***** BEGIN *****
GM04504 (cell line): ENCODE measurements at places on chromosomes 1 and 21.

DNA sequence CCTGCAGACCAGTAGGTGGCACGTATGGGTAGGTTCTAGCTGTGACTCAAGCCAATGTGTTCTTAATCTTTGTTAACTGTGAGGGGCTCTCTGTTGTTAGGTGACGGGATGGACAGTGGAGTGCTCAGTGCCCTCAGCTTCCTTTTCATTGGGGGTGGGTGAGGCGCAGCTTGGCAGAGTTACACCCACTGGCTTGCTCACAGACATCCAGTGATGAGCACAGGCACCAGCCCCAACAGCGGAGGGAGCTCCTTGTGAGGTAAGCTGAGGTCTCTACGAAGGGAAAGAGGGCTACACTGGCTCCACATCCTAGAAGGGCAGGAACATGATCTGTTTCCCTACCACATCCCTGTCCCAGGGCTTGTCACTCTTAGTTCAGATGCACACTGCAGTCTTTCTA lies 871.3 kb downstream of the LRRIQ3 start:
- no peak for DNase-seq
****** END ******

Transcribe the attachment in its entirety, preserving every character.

GM04504 (cell line): ENCODE measurements at places on chromosomes 1 and 21.

DNA sequence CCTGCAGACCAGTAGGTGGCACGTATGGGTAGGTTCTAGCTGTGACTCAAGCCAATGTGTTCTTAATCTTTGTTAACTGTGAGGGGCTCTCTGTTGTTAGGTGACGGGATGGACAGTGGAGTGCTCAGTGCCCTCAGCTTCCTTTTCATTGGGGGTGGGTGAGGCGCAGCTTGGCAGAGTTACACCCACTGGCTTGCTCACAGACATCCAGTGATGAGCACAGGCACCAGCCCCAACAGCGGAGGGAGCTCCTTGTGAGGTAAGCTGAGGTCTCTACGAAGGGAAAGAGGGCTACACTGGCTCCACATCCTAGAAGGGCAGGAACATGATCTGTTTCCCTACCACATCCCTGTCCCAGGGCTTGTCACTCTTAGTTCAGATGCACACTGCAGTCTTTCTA lies 871.3 kb downstream of the LRRIQ3 start:
- no peak for DNase-seq